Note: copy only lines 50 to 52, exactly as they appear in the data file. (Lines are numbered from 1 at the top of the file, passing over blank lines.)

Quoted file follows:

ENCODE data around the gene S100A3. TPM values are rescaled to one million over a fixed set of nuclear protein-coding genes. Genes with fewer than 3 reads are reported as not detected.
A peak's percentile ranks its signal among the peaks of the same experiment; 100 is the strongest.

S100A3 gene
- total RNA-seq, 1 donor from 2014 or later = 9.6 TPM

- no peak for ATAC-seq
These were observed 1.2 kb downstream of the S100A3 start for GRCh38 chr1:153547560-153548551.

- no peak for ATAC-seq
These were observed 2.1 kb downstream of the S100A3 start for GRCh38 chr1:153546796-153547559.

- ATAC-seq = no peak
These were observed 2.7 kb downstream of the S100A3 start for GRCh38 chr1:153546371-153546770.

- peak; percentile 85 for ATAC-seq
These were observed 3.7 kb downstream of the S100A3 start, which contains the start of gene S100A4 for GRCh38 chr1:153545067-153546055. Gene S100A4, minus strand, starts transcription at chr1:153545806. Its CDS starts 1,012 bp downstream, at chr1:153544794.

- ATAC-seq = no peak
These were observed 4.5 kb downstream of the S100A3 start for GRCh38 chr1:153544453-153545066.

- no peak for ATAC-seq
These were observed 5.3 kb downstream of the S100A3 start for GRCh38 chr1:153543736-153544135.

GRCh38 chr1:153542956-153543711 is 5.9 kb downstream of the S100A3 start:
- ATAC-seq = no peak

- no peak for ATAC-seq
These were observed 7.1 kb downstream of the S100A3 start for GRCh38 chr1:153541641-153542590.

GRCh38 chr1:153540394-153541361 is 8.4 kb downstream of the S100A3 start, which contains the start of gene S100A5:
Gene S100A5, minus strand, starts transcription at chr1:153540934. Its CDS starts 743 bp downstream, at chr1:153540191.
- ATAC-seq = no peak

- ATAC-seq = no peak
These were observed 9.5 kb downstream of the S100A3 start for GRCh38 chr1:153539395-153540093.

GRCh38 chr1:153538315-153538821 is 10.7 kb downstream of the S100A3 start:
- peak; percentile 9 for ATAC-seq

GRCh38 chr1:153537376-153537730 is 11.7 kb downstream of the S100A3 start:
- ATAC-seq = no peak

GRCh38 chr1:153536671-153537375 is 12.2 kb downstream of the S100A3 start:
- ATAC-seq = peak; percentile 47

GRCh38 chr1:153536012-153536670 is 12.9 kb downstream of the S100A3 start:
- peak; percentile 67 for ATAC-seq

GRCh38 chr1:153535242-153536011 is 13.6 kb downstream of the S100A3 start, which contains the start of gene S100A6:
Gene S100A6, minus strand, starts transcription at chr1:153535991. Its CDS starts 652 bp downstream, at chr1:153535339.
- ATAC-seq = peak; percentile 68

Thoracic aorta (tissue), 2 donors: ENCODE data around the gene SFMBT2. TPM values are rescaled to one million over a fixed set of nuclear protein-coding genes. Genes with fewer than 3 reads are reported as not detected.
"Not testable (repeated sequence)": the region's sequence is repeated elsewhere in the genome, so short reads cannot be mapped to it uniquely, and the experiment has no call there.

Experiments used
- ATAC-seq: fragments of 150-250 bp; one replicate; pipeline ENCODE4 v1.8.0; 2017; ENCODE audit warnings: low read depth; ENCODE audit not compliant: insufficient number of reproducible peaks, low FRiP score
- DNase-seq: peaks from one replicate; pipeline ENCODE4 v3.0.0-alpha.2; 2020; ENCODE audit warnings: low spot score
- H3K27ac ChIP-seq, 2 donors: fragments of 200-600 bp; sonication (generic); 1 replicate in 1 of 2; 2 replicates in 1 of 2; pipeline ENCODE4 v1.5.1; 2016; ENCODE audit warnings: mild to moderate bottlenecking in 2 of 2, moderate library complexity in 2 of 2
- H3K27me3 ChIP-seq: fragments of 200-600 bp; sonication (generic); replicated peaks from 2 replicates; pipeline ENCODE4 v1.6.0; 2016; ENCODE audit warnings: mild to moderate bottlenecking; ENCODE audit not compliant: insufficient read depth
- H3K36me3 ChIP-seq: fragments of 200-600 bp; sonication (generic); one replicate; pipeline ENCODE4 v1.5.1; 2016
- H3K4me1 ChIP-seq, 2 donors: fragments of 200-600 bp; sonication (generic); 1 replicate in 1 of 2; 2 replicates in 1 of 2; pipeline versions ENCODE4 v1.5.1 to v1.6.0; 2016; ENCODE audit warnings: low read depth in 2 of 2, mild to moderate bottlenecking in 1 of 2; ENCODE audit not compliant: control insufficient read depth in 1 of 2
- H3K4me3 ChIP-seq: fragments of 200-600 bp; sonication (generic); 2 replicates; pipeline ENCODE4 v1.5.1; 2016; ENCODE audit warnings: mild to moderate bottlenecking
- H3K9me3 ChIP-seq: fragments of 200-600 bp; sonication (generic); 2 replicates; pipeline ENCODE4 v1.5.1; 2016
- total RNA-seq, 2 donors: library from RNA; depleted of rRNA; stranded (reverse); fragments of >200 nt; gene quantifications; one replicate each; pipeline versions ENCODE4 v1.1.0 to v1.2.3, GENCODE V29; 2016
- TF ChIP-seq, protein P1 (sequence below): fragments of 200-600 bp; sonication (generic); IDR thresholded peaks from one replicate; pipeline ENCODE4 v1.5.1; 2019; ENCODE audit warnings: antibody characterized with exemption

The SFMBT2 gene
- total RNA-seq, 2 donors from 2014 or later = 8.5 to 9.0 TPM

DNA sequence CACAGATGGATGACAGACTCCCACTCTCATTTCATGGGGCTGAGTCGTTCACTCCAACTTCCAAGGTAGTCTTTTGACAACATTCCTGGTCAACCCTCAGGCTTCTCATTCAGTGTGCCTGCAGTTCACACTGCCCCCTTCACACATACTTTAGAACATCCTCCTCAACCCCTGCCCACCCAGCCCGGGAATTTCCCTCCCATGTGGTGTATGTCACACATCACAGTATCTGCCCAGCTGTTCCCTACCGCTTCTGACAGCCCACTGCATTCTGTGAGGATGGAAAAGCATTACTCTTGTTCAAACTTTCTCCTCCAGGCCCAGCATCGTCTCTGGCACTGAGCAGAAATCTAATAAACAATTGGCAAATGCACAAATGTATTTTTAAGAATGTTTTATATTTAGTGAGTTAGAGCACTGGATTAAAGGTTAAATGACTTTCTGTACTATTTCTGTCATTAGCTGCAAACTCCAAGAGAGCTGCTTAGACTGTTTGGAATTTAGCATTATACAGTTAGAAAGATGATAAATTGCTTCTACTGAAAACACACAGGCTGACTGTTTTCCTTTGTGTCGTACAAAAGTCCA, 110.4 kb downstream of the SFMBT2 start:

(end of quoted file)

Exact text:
The SFMBT2 gene
- total RNA-seq, 2 donors from 2014 or later = 8.5 to 9.0 TPM

DNA sequence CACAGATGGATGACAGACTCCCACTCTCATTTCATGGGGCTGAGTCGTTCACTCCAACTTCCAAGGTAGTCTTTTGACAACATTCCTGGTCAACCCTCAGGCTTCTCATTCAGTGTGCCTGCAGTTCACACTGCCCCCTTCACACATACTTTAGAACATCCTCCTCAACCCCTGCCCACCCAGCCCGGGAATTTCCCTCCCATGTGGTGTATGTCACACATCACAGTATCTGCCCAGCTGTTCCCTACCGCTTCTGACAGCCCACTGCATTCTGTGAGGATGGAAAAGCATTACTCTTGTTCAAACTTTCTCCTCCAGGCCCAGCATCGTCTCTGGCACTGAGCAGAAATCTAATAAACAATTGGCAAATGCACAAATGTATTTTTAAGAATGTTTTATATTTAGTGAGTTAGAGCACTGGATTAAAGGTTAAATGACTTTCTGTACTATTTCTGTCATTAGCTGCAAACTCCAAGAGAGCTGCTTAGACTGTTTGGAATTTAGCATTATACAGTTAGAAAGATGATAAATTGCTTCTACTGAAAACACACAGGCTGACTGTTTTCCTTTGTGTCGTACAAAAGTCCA, 110.4 kb downstream of the SFMBT2 start: